If you are going out on a well-marked trail or to an area that you know, you might be able to get along fine without a map or a GPS unit. In those cases, you may only use a map for planning or reviewing where you went. If you are trying to find a specific site, such as an old mining community, a map and a GPS unit can be very helpful. Even if you don’t take a map with you in the field, a map is still useful for planning and documenting what you find.
There are three basic levels of maps for planning a backcountry adventure:
For the big picture you can start with a Delorme Atlas & Gazetteer (or equivalent). This type of atlas shows towns, roads, rail lines, land ownership, landmarks and land features.
As you zero in on your planning, the next level of map is a 1:100,000 scale topographical map. (1:100,000 scale means that one inch on the map equals 100,000 inches on the ground.) These maps are published by the USGS or the BLM. The BLM version, if available for your area, shows land ownership (private, state, federal, and tribal). A map showing ownership will minimize your chances of trespassing (see the post, Trespassing or Where Can You Wander).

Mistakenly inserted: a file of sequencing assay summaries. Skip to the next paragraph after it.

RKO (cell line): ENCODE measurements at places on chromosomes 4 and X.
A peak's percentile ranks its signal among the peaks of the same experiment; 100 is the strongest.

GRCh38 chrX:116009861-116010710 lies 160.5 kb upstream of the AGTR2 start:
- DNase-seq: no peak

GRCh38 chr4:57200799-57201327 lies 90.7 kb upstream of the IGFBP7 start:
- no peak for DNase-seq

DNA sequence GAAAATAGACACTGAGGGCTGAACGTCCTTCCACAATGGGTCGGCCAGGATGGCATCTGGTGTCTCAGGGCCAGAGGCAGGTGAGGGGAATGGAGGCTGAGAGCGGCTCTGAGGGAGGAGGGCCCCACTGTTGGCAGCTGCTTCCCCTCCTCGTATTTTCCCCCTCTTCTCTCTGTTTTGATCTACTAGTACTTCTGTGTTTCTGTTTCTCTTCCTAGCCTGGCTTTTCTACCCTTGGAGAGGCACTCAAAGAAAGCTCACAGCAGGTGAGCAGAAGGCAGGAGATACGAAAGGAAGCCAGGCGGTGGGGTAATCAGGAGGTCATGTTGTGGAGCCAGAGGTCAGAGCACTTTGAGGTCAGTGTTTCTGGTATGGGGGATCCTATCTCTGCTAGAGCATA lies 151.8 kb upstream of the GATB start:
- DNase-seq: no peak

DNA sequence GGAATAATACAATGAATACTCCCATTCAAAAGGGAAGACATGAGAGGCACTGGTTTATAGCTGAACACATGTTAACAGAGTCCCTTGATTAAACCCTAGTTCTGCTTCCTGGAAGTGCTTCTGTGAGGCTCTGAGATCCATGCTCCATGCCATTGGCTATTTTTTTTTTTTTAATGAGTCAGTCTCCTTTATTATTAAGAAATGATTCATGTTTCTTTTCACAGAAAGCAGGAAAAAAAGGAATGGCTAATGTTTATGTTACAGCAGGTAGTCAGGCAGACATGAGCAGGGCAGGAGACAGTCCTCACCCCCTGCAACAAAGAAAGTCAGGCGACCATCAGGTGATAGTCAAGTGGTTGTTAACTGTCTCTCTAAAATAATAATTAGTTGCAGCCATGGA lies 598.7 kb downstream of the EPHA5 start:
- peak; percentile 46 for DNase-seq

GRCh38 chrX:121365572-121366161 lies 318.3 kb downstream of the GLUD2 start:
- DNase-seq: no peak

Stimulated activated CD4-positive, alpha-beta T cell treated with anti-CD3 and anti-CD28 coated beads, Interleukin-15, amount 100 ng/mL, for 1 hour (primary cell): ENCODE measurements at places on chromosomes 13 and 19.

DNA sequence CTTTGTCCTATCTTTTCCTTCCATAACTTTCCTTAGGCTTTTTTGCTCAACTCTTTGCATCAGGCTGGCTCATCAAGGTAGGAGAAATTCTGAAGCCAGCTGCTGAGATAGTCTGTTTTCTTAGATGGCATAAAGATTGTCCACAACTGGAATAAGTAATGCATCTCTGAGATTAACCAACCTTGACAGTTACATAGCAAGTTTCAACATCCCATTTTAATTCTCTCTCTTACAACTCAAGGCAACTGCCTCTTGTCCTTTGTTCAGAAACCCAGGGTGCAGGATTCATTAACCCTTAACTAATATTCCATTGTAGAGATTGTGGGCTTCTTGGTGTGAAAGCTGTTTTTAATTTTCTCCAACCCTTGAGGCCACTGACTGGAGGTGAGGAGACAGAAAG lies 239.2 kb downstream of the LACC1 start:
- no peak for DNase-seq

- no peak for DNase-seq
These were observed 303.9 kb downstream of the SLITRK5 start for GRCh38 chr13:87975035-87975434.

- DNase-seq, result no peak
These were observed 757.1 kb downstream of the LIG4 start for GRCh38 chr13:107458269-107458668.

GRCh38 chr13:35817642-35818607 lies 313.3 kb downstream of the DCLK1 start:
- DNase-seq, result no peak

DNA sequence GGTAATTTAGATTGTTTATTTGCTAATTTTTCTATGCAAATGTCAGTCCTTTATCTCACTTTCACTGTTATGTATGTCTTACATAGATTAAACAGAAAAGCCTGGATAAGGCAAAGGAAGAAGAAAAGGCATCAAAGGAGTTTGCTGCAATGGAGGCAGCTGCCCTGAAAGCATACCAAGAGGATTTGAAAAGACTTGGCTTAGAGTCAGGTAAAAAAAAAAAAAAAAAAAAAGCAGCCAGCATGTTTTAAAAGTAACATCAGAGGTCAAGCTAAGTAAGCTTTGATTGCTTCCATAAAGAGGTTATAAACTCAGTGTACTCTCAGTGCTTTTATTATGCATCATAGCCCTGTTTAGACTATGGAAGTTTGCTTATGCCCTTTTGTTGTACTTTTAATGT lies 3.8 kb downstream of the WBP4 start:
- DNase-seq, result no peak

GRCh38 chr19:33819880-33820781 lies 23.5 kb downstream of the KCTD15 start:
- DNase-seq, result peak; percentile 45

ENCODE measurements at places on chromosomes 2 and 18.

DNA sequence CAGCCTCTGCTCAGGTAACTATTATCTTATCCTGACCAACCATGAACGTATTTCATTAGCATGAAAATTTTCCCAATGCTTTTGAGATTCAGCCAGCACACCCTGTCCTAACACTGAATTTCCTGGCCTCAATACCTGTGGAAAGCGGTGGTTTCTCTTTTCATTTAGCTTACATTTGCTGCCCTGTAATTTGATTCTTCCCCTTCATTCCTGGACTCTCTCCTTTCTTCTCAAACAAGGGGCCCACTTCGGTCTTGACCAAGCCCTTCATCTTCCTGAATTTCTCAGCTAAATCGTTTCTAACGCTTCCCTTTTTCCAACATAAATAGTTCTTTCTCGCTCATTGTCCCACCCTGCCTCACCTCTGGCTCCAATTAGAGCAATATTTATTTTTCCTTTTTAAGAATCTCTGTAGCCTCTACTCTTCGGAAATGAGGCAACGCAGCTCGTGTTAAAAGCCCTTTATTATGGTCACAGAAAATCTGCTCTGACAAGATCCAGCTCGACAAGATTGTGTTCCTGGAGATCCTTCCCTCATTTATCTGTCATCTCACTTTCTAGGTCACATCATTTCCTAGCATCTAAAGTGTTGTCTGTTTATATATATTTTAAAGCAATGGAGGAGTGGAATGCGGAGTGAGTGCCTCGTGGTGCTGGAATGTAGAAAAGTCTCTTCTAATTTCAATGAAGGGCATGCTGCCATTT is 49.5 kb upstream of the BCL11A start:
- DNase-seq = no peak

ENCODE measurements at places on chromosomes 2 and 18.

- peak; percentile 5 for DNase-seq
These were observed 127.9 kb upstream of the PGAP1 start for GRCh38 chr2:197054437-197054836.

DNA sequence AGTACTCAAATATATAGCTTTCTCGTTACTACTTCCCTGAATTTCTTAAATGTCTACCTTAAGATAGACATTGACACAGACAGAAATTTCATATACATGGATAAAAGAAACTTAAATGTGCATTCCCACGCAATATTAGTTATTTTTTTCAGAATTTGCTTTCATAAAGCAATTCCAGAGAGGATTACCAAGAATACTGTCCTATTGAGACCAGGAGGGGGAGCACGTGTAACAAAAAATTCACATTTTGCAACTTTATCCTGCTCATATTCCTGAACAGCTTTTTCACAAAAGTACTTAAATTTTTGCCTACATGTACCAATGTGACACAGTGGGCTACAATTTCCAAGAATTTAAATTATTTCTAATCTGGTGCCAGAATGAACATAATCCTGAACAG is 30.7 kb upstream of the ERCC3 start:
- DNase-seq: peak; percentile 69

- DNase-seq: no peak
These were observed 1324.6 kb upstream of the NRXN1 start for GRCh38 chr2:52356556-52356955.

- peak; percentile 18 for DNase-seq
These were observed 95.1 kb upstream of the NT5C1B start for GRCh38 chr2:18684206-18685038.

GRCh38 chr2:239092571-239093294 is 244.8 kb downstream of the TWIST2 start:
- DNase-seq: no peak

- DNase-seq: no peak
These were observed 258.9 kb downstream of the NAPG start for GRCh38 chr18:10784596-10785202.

The National Forest Service offers an equivalent map at a scale of 1:126,720 (1/2 inch = 1 mile) for National Forest areas. Like the BLM maps they too show land ownership.
For actual use in the field or to use for recording a location, the 7.5 Minute USGS topographical map (1:24,000 scale) offers the most detail. These maps cover 7.5 minutes of latitude by 7.5 minutes of longitude. Even though the roads may not be as accurate as you would like them to be (see the post, Leaving the Pavement), they are a good place to start as they have land features, topography, elevations and coordinates.
Most maps are available in paper and electronic versions. You can buy maps from map stores, outdoor stores, directly from the agency that issues them, and on the Internet. There are even free maps available on the Internet. However, if you are going to be using a map frequently, you might find it more convenient to own the map.